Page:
Year-to-date contracting from January to April was slightly higher than last year, but the orderbooks are still very small. The crude orderbook is only 6.2% of the trading fleet and the product orderbook is 4.9%. Considering the favourable freight rate development, we expect that contracting will pick-up during the rest of the year. However, those ships will be delivered in 2024, at the earliest, and will have no impact on the supply/demand balance in 2022 and 2023.

Demolition is also expected to respond to the higher freight rates and be significantly lower than last year. We forecast 3.6 and 2.4 million DWT for crude and product tankers respectively.

While the product tanker fleet is expected to show only minimal growth in both 2022 and 2023, there are many crude tanker deliveries planned for 2022 and fleet growth will hit 4.1% but will drop to 2.1% in 2023.

We must meantime highlight that this estimate does not assume increased demolition because of EEXI and CII introduction on 1 January 2023, nor does it consider likely ETS implementation to be likely in the EU.

We are quite certain that these regulatory measures will impact average sailing speed and thereby effective capacity supply. On some ships, Engine Power Limitation (EPL) will be used to comply with EEXI, while others may not be able to comply and will be demolished. Owners and operators may also wish to cut operational speed to improve CII ratings and limit ETS cost exposure.

If we assume an average sailing speed reduction of 0.5 kn, it will reduce effective capacity supply by 4.3% for both crude and product tankers. For product tankers, this would cause effective capacity supply in 2023 to be lower than in 2021, despite the fleet growth. For crude tankers, it would also negate much of the fleet growth, but effective capacity supply would still increase.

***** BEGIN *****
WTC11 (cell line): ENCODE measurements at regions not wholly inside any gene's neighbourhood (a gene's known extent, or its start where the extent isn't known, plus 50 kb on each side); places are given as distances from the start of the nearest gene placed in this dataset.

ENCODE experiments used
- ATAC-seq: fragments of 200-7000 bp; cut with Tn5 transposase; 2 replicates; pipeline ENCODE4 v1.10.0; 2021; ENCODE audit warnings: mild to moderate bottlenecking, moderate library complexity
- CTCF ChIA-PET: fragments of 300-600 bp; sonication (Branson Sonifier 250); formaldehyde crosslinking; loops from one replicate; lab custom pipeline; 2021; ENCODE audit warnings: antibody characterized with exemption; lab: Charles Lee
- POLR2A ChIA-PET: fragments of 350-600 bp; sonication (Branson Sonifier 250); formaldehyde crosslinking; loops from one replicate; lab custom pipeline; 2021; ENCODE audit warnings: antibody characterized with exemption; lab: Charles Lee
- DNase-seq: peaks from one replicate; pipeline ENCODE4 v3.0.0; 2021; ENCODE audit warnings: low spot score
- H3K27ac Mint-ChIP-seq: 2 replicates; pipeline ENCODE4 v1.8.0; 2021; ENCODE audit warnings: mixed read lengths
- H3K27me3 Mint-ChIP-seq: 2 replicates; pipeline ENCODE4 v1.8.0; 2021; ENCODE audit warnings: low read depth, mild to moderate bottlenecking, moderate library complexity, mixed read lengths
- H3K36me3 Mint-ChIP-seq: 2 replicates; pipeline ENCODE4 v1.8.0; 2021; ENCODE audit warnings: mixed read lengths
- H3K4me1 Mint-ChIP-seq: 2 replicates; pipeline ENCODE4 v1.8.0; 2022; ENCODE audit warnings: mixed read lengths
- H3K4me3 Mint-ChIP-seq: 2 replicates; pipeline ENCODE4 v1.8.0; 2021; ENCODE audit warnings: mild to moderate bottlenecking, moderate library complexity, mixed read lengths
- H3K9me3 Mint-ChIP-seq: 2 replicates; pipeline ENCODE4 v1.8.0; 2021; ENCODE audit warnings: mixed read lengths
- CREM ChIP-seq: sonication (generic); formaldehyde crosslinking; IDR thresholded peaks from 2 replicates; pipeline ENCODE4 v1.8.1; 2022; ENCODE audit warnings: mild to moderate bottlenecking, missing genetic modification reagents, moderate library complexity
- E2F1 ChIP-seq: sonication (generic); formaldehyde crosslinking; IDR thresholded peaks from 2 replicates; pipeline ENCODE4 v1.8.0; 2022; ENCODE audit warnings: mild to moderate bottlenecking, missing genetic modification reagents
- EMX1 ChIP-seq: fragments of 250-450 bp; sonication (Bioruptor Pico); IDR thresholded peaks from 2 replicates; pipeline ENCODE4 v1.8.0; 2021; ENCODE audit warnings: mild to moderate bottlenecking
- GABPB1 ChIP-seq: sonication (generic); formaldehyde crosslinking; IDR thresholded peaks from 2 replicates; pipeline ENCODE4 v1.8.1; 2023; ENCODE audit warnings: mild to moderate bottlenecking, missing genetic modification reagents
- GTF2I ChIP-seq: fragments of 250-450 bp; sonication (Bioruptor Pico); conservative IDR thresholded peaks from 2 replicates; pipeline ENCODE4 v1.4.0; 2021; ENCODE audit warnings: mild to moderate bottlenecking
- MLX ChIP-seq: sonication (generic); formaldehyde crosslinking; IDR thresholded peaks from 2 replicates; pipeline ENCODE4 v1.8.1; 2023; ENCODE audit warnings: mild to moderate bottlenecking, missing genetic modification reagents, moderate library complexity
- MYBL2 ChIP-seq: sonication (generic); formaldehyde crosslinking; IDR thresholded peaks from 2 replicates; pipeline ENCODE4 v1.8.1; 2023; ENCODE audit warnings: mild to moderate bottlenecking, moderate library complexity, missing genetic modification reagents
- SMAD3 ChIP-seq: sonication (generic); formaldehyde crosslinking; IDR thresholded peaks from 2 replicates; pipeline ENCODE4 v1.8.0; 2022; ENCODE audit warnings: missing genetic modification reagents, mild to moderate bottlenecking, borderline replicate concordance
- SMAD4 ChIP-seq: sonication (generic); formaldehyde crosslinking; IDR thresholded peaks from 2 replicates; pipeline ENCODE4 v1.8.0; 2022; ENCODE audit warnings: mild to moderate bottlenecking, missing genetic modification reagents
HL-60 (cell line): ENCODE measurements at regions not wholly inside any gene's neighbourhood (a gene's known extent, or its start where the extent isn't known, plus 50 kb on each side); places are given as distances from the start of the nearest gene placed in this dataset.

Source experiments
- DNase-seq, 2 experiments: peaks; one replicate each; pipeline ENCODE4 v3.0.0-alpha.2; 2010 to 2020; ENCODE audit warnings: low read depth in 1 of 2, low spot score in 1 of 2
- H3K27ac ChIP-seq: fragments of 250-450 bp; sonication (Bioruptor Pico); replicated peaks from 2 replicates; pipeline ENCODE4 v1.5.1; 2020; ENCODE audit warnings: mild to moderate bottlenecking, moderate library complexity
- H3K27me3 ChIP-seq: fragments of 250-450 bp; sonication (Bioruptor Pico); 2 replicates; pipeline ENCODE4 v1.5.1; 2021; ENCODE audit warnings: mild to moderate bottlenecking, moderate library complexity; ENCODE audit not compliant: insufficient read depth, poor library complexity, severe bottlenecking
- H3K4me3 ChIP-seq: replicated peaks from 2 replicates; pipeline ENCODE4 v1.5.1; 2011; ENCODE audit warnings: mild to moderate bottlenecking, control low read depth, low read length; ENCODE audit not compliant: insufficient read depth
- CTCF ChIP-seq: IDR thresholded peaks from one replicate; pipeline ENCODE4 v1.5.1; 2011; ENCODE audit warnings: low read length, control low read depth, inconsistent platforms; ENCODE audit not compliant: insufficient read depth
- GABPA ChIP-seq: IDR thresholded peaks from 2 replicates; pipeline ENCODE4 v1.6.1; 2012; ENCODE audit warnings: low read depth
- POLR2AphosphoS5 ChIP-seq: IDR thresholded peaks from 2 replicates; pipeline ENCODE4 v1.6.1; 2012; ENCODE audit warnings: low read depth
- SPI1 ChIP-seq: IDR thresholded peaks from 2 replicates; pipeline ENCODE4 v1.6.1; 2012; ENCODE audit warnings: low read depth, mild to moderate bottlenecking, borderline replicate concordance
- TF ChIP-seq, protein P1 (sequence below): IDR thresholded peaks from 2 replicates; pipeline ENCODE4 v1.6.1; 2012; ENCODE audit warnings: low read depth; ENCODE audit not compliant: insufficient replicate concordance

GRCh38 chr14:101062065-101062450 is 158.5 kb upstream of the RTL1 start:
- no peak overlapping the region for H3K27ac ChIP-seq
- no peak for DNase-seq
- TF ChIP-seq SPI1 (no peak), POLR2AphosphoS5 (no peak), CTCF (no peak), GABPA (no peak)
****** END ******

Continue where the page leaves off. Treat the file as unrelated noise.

The overall recovery in demand, along with increasing average tonne miles and very muted fleet growth points towards a continued tightening of the supply/demand balance in the product tanker market; decarbonisation regulation is very likely to tighten the balance even further in 2023. Overall, it appears that owners and operators can look forward to very strong market conditions.

With quite a few deliveries in 2022, the crude tanker market may not experience as strong a market, even if the demand side is impacted by the same positive factors. Taking the changes to trading patterns and the planned deliveries into account, we may see a market where the smaller sizes benefit more from market developments, whereas VLCCs could lag somewhat.

All in all, tanker owners and operators appear to finally be able to look forward to a solid and sustained recovery, although plenty of risks remain. Many are increasingly concerned about the inflationary impact on consumers and businesses across the world, as well as the developing food crisis. This could certainly have a negative impact on prospects, although the benefits of higher average tonne miles can be reaped no matter what.

Source: Hellenic Shipping News